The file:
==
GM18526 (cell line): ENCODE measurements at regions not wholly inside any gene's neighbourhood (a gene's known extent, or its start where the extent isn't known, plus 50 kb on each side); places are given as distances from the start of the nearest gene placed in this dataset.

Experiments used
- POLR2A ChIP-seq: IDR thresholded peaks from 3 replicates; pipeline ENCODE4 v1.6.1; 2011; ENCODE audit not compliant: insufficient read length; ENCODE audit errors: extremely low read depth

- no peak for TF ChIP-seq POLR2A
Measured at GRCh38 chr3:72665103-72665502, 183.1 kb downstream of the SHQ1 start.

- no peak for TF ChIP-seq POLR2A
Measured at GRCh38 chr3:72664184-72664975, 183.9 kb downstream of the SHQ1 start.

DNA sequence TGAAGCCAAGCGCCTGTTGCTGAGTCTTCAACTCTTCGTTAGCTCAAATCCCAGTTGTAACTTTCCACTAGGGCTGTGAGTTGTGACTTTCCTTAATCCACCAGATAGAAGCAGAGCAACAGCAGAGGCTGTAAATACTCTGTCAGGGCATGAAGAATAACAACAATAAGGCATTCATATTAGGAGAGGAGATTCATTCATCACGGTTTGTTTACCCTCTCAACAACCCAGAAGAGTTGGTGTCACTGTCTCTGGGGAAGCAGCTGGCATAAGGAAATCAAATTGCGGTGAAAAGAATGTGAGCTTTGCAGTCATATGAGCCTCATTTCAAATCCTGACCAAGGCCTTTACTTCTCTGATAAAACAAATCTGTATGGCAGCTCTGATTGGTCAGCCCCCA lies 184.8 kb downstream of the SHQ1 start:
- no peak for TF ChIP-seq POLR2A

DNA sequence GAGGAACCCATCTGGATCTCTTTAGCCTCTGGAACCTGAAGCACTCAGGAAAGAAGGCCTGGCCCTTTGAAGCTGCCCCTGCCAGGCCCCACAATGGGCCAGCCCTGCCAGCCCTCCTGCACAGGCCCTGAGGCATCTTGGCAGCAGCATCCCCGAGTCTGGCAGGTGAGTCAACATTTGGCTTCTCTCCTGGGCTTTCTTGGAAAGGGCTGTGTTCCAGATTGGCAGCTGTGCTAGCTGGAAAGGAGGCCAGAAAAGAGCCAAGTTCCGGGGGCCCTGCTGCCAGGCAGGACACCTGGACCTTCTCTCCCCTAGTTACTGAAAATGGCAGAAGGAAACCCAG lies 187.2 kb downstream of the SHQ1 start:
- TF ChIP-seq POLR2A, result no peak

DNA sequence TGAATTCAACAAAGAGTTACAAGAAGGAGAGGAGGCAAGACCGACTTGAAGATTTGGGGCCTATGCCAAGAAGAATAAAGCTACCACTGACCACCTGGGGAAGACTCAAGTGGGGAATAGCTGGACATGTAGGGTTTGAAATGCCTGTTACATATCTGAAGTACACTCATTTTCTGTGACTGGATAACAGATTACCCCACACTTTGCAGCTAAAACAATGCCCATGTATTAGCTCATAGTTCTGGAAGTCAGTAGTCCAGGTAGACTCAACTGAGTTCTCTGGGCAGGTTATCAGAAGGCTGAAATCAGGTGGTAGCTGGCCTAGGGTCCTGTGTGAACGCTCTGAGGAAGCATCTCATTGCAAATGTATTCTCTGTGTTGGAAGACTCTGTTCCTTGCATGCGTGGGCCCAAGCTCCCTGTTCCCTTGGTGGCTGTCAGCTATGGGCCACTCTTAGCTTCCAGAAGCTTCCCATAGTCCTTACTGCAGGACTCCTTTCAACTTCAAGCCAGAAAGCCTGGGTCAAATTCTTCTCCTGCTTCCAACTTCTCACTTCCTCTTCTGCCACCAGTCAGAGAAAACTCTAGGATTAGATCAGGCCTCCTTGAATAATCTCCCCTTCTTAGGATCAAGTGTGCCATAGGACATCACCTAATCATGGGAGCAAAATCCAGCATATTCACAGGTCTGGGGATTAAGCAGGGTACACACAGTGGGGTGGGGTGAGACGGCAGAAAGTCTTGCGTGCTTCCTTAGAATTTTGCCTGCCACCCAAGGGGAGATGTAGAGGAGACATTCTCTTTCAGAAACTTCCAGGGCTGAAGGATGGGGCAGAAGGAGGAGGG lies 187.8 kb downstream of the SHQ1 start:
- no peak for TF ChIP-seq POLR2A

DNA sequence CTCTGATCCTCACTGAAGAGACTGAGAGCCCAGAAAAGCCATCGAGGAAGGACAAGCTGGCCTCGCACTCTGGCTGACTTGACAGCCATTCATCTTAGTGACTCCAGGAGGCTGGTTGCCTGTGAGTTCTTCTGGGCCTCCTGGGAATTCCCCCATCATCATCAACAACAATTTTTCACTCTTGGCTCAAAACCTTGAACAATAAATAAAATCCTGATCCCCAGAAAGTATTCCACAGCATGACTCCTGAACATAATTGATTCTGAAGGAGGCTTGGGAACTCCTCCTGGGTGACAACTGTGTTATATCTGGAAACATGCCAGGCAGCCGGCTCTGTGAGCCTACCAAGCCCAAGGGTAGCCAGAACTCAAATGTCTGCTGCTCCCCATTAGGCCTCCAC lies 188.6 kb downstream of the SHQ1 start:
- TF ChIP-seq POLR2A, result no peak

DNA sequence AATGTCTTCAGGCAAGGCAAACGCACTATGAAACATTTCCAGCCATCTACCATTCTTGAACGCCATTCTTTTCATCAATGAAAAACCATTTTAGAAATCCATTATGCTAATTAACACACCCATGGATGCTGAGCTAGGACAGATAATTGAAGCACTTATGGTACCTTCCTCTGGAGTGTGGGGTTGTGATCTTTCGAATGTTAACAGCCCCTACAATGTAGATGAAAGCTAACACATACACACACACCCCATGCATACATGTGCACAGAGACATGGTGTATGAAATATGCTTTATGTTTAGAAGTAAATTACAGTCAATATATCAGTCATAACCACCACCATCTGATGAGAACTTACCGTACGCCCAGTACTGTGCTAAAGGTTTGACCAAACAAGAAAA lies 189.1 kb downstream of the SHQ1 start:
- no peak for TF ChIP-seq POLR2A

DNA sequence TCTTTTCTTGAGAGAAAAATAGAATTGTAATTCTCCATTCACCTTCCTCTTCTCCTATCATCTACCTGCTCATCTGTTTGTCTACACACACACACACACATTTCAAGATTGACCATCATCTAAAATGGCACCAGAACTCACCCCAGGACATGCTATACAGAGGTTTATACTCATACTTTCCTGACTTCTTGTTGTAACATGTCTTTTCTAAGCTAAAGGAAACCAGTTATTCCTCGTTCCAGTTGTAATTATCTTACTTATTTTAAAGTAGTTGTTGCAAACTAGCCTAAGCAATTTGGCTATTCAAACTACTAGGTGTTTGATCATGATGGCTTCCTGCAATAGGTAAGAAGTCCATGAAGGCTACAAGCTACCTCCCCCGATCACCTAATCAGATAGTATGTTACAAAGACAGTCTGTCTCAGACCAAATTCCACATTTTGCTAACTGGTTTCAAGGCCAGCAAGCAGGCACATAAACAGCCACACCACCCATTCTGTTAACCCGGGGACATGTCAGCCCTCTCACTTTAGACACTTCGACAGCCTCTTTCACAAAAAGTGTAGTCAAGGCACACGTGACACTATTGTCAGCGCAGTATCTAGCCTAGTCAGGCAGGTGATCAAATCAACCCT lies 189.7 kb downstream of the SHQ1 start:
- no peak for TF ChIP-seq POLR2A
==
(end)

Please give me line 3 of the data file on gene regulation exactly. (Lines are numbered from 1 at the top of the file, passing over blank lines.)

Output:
- POLR2A ChIP-seq: IDR thresholded peaks from 3 replicates; pipeline ENCODE4 v1.6.1; 2011; ENCODE audit not compliant: insufficient read length; ENCODE audit errors: extremely low read depth